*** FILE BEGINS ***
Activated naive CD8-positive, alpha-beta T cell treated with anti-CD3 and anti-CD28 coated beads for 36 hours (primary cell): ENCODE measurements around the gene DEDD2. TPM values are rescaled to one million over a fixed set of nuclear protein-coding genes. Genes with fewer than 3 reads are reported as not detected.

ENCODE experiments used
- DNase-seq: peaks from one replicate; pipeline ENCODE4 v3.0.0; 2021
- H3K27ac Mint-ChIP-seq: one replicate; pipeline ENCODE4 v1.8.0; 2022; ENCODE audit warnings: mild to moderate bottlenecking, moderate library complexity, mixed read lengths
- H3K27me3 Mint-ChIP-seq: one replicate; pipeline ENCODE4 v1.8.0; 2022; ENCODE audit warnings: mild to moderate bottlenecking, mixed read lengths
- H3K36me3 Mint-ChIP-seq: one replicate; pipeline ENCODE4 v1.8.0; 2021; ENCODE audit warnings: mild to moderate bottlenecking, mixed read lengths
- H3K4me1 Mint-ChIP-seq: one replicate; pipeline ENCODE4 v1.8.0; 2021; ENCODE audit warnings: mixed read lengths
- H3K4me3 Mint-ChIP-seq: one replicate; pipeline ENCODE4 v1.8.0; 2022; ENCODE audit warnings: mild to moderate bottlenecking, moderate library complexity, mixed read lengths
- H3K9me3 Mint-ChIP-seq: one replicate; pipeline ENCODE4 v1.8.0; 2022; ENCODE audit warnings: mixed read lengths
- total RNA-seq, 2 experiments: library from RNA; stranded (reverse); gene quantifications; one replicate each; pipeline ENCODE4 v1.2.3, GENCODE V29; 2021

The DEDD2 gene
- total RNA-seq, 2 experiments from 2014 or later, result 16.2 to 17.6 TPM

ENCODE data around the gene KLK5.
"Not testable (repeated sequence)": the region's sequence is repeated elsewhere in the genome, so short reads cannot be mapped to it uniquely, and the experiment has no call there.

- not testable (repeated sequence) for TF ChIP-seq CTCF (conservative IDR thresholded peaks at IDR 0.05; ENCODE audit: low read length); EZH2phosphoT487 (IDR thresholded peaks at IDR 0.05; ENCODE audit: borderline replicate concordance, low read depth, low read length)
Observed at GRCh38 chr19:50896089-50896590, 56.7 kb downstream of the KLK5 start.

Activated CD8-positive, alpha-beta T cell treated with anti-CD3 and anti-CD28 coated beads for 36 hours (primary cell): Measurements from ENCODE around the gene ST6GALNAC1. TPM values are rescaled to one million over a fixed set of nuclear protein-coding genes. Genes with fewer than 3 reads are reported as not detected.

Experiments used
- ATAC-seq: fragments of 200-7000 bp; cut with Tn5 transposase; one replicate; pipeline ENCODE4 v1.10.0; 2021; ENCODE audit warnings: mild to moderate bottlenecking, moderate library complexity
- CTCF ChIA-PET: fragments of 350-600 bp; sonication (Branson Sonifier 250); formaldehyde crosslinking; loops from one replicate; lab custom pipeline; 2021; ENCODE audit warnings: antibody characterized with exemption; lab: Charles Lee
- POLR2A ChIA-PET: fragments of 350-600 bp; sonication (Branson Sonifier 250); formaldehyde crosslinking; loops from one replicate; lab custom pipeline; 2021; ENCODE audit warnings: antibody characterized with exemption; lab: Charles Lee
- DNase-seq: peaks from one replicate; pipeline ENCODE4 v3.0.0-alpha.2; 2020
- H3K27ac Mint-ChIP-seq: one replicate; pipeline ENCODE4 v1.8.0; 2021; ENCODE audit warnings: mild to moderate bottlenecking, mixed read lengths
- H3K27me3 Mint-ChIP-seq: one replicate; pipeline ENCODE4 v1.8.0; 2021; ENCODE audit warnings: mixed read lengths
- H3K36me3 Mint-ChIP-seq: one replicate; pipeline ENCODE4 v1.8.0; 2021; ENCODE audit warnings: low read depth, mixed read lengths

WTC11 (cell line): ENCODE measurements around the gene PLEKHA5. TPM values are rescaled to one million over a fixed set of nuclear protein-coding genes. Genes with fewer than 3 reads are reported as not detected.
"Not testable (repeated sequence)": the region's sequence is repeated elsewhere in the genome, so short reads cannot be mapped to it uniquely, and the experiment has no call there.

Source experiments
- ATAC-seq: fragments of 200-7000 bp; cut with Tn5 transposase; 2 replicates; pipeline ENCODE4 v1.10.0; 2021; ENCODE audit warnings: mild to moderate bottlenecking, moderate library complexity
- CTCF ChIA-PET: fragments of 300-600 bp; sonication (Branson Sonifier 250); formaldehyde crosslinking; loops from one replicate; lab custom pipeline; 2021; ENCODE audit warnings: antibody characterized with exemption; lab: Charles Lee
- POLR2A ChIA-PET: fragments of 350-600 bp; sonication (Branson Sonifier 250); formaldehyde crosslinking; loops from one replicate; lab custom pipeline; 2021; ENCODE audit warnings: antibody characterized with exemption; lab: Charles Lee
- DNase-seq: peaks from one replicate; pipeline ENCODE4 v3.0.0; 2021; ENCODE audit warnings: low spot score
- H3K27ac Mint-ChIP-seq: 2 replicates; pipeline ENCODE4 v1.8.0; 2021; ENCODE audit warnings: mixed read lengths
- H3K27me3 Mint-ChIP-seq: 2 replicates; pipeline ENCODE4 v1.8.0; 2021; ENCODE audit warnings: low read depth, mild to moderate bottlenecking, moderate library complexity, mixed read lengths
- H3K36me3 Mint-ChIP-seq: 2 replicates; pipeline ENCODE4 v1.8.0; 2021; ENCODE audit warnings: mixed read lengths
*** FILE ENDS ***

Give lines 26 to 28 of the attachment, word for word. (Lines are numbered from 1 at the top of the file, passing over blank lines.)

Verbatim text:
WTC11 (cell line): ENCODE measurements around the gene PLEKHA5. TPM values are rescaled to one million over a fixed set of nuclear protein-coding genes. Genes with fewer than 3 reads are reported as not detected.
"Not testable (repeated sequence)": the region's sequence is repeated elsewhere in the genome, so short reads cannot be mapped to it uniquely, and the experiment has no call there.

Source experiments